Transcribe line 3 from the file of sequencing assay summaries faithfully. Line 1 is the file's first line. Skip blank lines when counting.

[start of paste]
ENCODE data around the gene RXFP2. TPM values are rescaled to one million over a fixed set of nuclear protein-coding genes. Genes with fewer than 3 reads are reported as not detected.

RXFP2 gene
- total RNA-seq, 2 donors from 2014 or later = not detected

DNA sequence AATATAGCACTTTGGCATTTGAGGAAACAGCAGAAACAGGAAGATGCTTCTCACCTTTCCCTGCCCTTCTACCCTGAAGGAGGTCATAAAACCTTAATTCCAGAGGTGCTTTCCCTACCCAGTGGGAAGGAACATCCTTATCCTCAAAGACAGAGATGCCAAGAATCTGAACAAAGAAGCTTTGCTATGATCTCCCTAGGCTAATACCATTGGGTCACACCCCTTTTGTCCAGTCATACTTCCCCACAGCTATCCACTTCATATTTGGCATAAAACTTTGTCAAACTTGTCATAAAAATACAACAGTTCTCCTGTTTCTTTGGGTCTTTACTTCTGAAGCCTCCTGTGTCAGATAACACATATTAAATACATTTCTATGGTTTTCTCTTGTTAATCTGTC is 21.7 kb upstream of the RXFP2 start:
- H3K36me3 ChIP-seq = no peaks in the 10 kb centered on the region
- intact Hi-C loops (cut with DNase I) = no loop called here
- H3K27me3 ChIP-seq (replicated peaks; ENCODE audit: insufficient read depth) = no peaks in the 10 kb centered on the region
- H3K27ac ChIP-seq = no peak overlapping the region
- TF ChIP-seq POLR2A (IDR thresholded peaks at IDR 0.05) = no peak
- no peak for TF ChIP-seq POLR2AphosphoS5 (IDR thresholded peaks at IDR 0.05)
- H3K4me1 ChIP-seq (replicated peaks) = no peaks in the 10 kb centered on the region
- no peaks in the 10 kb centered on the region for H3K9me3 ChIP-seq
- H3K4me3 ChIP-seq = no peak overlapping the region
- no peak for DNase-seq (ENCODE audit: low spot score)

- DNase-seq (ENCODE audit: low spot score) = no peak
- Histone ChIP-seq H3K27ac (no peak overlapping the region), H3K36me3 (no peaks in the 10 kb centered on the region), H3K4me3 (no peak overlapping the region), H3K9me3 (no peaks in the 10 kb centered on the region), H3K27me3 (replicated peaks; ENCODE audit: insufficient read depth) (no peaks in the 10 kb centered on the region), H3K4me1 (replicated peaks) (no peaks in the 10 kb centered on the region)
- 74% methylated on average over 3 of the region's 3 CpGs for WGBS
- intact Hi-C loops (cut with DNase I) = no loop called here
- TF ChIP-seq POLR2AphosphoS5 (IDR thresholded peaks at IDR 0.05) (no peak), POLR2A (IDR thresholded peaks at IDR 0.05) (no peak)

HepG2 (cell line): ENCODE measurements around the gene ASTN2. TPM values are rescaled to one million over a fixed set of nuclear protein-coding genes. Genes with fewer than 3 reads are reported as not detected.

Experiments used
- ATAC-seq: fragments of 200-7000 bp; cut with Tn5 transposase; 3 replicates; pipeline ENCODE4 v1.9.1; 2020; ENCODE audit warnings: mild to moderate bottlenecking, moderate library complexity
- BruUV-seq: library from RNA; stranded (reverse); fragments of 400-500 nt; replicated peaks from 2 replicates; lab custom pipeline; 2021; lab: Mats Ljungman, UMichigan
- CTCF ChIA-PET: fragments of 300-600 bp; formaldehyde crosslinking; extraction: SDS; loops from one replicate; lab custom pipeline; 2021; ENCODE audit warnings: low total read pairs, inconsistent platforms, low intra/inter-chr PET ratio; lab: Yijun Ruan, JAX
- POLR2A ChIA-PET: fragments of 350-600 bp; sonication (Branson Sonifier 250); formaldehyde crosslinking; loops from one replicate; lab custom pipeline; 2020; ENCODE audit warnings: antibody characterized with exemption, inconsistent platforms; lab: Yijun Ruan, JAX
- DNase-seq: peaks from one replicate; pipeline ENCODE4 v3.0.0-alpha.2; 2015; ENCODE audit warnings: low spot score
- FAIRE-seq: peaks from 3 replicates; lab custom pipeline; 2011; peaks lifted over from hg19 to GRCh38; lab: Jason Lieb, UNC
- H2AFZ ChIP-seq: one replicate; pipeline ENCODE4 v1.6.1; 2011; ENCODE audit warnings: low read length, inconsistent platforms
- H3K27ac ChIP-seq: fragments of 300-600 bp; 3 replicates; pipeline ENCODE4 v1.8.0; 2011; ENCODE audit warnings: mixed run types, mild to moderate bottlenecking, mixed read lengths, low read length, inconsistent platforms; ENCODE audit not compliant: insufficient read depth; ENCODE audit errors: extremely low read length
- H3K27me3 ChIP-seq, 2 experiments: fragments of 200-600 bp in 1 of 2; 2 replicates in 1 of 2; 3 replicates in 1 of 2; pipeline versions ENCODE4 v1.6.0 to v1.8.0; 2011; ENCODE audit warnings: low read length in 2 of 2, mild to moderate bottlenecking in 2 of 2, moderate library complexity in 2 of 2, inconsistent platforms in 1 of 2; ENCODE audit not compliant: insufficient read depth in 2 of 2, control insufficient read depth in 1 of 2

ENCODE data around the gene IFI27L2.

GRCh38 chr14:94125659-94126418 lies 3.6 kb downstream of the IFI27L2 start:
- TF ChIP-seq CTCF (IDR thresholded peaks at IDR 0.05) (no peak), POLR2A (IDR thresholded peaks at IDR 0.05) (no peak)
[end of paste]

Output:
- total RNA-seq, 2 donors from 2014 or later = not detected